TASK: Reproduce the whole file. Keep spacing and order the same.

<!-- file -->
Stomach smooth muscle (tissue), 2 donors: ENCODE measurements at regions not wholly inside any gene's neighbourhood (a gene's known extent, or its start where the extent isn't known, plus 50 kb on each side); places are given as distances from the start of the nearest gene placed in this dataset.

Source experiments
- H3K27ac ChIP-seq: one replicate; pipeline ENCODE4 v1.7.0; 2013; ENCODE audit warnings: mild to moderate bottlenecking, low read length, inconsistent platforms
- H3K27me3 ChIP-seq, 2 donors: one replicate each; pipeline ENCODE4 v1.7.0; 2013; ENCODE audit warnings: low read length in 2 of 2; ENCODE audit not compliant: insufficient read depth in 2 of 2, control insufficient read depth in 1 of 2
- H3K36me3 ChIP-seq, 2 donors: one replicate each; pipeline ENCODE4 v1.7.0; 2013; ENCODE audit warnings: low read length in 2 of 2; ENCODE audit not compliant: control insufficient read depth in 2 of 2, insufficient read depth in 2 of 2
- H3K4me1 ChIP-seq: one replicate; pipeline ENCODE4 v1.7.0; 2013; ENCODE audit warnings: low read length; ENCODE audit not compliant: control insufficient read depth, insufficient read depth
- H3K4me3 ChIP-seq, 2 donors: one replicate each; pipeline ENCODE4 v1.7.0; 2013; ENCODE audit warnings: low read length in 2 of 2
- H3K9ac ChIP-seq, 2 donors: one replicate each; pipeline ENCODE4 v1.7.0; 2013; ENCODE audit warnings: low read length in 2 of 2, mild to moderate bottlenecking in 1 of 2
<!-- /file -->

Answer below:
Stomach smooth muscle (tissue), 2 donors: ENCODE measurements at regions not wholly inside any gene's neighbourhood (a gene's known extent, or its start where the extent isn't known, plus 50 kb on each side); places are given as distances from the start of the nearest gene placed in this dataset.

Source experiments
- H3K27ac ChIP-seq: one replicate; pipeline ENCODE4 v1.7.0; 2013; ENCODE audit warnings: mild to moderate bottlenecking, low read length, inconsistent platforms
- H3K27me3 ChIP-seq, 2 donors: one replicate each; pipeline ENCODE4 v1.7.0; 2013; ENCODE audit warnings: low read length in 2 of 2; ENCODE audit not compliant: insufficient read depth in 2 of 2, control insufficient read depth in 1 of 2
- H3K36me3 ChIP-seq, 2 donors: one replicate each; pipeline ENCODE4 v1.7.0; 2013; ENCODE audit warnings: low read length in 2 of 2; ENCODE audit not compliant: control insufficient read depth in 2 of 2, insufficient read depth in 2 of 2
- H3K4me1 ChIP-seq: one replicate; pipeline ENCODE4 v1.7.0; 2013; ENCODE audit warnings: low read length; ENCODE audit not compliant: control insufficient read depth, insufficient read depth
- H3K4me3 ChIP-seq, 2 donors: one replicate each; pipeline ENCODE4 v1.7.0; 2013; ENCODE audit warnings: low read length in 2 of 2
- H3K9ac ChIP-seq, 2 donors: one replicate each; pipeline ENCODE4 v1.7.0; 2013; ENCODE audit warnings: low read length in 2 of 2, mild to moderate bottlenecking in 1 of 2